“Erm… because you’re a murderer? A murderer who didn’t even repent during the last millisecond of her life but who instead thought, and I quote, ‘Oh well, it was worth a try’.”

“Repentance is overrated. If you did it, you obviously wanted to do it.”

“The people upstairs would disagree.”

Ane realises that it’s pointless to argue.

“All right then. Well, if I’m neither going downstairs nor upstairs, where am I going?”

“You’re staying here.”


Ane scrunches her nose.

“What, am I supposed to help with the paperwork?”

“You can do if you’re bored”, the devil says, then points behind Ane.

“Turn around.”

Ane does. There is a sea of tents behind the processing station that look like a tapestry of small mountain tops, the fabrics all white and fluttering in a barely felt breeze. She can see people sitting on upturned barrels, having slow conversations over steaming hot beverages or suckling on half-empty bottles of beer. There is little movement and even less sound. Only a pale, half-realised existence underneath a dark cavern sky.

Ane looks down at herself again. Still in the flimsy nightgown with legs thin from anorexia and with few lines on her hands. She feels the skin on her face. Still at the dying cusp of youth.

“Will I age? While I’m here?”

The devil stares at her.

“That’s not the question most people ask.”

“What is?”

“Ahem. I quote. ‘Oh my god, is there anything I can do to leave? Who do I speak to? Where do I go?’”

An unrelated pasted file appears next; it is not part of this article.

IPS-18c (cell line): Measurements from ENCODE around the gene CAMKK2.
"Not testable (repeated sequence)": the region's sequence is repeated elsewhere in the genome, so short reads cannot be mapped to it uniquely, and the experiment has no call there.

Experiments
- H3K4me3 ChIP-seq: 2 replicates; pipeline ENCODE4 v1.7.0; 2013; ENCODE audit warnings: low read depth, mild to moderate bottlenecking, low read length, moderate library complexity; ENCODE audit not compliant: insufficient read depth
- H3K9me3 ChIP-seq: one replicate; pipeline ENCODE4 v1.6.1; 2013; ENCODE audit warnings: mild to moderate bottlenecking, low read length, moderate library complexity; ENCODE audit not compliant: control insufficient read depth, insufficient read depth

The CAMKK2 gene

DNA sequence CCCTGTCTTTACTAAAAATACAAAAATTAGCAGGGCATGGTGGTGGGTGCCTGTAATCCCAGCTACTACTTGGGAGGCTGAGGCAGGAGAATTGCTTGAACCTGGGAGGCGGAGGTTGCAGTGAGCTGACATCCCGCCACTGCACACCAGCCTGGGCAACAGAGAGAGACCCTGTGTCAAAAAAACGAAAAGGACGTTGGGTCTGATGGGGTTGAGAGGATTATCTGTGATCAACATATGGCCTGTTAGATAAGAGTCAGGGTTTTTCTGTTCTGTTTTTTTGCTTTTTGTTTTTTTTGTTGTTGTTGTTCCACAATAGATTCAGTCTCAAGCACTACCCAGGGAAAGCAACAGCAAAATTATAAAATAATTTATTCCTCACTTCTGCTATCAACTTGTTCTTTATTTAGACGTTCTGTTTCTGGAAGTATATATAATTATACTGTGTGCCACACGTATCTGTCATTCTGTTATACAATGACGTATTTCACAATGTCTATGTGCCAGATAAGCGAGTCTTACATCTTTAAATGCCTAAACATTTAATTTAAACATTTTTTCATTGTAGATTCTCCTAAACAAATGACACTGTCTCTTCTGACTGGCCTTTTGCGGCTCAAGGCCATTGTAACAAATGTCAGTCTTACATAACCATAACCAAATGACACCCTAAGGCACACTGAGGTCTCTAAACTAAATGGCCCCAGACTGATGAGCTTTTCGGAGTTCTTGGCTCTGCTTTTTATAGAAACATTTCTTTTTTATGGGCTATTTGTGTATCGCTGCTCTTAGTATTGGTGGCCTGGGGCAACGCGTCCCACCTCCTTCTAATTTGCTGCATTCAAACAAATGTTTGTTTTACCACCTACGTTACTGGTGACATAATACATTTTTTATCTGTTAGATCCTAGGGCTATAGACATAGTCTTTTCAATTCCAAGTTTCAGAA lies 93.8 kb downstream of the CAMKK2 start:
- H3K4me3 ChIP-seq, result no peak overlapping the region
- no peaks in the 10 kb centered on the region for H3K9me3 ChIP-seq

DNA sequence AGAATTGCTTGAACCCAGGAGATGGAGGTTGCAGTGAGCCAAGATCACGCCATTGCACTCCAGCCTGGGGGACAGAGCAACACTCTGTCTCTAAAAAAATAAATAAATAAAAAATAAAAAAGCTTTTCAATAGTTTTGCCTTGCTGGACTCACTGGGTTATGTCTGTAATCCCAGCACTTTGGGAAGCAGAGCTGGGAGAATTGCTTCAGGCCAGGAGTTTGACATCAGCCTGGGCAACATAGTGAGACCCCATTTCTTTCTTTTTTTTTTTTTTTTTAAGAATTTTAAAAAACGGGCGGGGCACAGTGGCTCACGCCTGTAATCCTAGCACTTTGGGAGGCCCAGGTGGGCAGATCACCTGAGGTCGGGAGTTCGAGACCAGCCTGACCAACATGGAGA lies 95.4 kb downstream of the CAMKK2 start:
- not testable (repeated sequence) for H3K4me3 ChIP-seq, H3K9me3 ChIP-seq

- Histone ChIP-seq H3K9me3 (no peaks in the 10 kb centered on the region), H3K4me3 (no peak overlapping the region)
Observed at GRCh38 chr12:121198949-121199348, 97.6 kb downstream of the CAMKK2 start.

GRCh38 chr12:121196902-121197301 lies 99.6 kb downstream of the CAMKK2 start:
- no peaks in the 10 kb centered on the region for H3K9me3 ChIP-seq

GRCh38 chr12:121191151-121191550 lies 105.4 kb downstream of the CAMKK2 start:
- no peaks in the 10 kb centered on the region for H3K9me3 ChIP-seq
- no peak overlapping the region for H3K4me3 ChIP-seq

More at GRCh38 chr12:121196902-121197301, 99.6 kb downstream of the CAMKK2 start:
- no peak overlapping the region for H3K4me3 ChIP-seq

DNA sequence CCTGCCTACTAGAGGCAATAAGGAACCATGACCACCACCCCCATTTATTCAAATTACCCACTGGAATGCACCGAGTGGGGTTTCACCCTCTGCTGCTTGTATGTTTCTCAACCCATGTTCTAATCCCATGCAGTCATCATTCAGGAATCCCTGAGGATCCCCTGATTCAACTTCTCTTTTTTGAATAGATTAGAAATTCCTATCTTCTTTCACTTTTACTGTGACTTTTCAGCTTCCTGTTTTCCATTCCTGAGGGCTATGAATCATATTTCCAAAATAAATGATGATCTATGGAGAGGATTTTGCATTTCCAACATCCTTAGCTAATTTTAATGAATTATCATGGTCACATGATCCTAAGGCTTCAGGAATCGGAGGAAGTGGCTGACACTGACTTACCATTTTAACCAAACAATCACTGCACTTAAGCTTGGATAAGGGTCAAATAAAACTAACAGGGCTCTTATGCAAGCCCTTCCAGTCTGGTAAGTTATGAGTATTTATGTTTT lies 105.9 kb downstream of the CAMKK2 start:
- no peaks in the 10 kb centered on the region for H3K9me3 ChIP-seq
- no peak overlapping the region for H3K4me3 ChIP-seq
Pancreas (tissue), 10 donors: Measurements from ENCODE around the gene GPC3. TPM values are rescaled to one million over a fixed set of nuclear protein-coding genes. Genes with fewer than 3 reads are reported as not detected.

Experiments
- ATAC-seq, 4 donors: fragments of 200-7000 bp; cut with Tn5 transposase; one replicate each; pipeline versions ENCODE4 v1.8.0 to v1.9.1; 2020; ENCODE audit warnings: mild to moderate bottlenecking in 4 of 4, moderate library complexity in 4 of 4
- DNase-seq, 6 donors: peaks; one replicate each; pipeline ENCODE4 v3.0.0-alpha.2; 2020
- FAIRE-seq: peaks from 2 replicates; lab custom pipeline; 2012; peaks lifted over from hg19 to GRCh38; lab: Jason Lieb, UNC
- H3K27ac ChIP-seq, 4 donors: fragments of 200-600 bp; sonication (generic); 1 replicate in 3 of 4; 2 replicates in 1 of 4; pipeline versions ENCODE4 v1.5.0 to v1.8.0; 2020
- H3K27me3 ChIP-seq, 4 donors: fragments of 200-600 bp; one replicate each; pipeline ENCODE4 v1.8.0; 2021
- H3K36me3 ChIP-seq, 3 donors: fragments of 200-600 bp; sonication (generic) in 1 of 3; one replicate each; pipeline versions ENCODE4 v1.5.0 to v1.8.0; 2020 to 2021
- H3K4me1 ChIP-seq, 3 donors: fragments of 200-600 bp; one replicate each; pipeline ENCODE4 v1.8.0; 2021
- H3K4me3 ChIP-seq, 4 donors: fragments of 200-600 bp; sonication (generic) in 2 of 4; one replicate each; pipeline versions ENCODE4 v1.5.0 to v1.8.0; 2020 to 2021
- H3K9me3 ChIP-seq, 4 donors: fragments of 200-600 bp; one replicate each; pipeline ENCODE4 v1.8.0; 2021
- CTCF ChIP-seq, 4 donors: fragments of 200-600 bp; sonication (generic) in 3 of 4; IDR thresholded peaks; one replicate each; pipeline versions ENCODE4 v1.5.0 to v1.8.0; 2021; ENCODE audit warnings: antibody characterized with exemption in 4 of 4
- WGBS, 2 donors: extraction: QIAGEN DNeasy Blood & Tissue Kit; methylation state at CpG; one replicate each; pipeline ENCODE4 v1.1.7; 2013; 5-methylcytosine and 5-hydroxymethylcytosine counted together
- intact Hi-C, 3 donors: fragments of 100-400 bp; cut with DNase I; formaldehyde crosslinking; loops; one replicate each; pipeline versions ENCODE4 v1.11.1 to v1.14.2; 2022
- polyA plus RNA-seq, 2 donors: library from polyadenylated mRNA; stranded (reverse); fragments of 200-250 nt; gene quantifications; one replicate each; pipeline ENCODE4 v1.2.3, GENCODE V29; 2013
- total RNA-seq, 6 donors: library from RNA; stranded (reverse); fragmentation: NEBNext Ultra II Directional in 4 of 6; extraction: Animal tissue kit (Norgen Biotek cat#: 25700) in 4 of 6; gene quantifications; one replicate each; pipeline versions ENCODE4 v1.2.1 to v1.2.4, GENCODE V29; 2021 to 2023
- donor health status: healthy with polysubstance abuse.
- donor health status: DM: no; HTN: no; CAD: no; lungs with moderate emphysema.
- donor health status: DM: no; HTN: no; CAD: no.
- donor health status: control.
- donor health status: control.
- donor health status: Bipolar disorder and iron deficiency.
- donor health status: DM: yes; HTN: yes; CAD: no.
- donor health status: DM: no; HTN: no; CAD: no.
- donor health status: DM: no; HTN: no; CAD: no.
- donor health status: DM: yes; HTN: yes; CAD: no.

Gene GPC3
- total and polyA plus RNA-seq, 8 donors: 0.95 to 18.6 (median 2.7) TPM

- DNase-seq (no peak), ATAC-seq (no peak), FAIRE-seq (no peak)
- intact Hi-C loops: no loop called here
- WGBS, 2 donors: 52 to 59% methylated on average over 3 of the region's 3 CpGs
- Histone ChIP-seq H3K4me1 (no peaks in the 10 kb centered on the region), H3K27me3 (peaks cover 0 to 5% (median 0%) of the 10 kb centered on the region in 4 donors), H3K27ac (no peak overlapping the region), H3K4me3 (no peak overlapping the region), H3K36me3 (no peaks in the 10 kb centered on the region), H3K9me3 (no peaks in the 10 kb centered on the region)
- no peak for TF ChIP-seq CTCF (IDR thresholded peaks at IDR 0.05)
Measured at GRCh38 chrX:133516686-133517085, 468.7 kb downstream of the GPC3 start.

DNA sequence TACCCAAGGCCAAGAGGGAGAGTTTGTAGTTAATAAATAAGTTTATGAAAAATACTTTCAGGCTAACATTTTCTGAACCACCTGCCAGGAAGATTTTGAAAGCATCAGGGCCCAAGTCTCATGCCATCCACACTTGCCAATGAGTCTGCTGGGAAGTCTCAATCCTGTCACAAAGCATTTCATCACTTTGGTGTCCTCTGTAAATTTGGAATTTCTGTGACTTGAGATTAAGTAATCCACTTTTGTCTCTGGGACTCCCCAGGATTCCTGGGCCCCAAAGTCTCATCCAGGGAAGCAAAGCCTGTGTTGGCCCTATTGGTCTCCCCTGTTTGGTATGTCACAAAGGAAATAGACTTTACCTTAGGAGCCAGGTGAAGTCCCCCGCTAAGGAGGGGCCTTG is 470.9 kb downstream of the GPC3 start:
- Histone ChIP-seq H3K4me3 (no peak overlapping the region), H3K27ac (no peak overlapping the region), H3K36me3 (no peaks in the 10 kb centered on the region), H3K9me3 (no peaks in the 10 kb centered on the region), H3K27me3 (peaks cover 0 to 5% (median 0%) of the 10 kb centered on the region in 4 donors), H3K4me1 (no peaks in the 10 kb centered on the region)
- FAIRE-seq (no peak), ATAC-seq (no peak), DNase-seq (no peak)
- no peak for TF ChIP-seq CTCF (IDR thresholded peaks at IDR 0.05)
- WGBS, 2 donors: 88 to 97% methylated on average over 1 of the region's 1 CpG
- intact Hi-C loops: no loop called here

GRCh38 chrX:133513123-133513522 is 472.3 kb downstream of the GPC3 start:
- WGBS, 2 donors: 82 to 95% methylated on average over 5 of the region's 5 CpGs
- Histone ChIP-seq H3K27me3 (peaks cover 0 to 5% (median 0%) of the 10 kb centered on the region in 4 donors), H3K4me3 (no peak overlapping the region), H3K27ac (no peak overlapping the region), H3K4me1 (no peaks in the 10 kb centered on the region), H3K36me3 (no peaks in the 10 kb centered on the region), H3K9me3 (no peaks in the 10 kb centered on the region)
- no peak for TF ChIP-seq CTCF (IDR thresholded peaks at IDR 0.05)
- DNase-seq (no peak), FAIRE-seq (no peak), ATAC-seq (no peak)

Ane snorts.

“Why would I ask that? This is a much better deal than I deserve.”

The devil smiles a thin-lipped smile.

“I quite agree. It’s always nice to meet a mortal who isn’t delusional.”

Ane had been accused of many things during her ultimately short lifetime. To her benefit and often simultaneous detriment, she has always known exactly where she stands. And for a long time now she’s been okay with who she is.

“So? Will I age?”

“No. You stay in whichever form you died in. Except they get rid of the wounds and such.”

“Why? I mean, I’m not complaining, but –”

“Oh, they didn’t always. But we requested it at the latest work reform conference. A lack of blood, body horror, and general gore really does a lot to brighten up a workplace.”   

“You’d think you devils would like that sort of thing.”


“Hm. I don’t really know.”

“Well then.”

Ane glances at the rows and rows of tents again.

“How will I know which one’s mine?”, she asks.

“Oh, you’ll know. A mystical pull in your chest will guide you there.”

Ane narrows her eyes.


“No, of course not. What is this, Disneyland?”

The devil snorts good-naturedly, then points at another queue to the side of the cavern. A large neon sign above it reads ‘Limbo Processing’.

“You get a ticket there which will correspond to your tent. Not that it matters much. They’re all basically the same and all come with basic facilities. Don’t worry, they’re a bit bigger on the inside.”


Ane hesitates.

“Hate to be a cliché, but is there any way to go outside for, say, a vacation? Just out of interest.”

The devil taps his finger against his chin.

“Well, we used to do the whole reincarnation rigmarole, but overpopulation has forced us to put a stop to that for now. Too many new people are being born, so the old ones can’t sneak in anymore. You could come back as a ghost and haunt some skittish Americans but I’m warning you now – that’s a temporary gig and the waiting list’s currently about 780 years.”

“Hm. Okay.”

Ane clicks her tongue slowly.

“So, this being a non-observation zone… does that mean that nothing I do here ‘counts’?”

The devil sighs.